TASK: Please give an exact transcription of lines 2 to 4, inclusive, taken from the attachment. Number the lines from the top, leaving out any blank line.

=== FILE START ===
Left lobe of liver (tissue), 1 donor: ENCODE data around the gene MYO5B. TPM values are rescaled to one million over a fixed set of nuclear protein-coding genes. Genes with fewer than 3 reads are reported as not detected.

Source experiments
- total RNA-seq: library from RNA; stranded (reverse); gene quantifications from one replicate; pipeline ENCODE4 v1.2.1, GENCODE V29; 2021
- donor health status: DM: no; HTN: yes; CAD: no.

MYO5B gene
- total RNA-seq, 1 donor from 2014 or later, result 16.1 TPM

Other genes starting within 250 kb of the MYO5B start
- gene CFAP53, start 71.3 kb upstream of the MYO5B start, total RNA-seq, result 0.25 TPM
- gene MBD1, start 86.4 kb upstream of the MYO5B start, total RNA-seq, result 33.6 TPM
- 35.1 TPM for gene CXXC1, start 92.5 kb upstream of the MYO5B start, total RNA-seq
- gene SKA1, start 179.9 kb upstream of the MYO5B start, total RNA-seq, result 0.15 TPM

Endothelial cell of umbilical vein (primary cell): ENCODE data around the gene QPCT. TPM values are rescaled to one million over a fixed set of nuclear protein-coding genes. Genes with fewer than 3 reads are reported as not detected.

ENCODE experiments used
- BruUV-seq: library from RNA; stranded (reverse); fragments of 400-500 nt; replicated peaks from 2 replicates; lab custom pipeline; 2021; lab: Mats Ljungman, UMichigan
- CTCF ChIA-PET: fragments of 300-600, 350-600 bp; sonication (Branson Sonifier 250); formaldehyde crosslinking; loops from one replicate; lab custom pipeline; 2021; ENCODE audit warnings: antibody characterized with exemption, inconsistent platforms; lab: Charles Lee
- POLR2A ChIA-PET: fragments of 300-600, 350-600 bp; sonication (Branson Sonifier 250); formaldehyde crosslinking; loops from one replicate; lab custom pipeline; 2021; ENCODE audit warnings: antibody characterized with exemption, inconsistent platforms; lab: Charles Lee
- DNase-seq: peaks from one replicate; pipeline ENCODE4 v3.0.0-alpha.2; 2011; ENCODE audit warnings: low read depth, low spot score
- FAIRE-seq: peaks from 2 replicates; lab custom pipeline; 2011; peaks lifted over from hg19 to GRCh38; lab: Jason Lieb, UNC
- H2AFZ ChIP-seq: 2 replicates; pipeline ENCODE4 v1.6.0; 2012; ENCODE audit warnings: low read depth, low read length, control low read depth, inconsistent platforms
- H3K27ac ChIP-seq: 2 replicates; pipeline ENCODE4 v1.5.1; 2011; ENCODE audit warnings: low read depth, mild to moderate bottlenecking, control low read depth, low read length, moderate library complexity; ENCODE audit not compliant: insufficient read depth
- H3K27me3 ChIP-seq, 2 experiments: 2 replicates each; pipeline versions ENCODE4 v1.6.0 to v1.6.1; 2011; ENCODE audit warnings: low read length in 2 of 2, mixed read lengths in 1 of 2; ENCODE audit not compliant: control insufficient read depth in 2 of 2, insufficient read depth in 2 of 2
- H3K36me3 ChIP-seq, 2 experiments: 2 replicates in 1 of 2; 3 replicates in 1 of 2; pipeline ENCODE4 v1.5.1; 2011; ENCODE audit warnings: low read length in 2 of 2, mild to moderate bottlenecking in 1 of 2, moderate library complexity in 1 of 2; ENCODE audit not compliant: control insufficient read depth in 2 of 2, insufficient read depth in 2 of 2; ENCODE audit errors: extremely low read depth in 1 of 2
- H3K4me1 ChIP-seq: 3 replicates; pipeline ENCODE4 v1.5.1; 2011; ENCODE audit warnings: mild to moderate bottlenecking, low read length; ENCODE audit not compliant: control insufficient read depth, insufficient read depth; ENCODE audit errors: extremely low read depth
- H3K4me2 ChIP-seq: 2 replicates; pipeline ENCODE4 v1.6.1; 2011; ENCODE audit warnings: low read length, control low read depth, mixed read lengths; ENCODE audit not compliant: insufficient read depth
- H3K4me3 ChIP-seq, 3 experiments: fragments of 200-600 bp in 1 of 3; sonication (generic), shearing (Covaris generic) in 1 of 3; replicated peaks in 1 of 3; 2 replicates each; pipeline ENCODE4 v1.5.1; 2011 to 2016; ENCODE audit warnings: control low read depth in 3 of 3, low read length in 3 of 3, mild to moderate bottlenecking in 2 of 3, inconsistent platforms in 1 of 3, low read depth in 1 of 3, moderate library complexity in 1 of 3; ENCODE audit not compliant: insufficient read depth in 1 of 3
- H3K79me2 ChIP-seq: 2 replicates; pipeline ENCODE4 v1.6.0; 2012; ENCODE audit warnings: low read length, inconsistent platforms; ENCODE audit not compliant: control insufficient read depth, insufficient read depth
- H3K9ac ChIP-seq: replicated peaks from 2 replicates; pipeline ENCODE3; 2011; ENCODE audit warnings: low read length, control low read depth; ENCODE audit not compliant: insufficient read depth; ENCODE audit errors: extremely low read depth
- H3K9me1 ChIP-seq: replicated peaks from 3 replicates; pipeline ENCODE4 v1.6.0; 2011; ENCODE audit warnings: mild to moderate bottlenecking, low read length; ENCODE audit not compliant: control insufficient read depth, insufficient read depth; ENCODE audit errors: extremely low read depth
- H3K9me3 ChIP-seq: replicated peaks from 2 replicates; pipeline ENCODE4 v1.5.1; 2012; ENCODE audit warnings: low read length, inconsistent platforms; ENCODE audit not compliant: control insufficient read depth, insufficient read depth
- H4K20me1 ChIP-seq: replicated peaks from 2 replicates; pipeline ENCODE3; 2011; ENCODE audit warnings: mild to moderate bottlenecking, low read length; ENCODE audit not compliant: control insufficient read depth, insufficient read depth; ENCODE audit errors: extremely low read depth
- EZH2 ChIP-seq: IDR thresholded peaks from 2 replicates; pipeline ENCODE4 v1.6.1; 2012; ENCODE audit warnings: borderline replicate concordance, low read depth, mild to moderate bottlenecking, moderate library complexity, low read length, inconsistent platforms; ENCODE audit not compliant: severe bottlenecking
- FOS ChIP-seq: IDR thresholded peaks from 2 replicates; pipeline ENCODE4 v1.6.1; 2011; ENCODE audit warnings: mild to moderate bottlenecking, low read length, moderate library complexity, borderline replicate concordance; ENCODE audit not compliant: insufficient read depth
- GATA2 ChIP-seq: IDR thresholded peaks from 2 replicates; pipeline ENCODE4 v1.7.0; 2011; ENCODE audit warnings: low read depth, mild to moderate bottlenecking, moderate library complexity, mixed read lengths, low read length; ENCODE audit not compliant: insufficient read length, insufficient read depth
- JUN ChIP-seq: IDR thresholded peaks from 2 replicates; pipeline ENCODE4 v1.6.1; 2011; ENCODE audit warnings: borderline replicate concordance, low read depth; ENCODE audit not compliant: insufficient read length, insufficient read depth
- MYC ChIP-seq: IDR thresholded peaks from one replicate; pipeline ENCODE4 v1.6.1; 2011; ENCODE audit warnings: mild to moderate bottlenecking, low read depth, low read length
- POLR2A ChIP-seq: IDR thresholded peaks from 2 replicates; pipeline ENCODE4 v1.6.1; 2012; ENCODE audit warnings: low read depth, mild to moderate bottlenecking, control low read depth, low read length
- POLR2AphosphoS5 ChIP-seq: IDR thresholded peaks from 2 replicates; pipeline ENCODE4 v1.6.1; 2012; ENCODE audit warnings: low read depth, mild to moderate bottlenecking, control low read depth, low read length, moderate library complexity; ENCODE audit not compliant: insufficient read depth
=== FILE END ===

Source experiments
- total RNA-seq: library from RNA; stranded (reverse); gene quantifications from one replicate; pipeline ENCODE4 v1.2.1, GENCODE V29; 2021
- donor health status: DM: no; HTN: yes; CAD: no.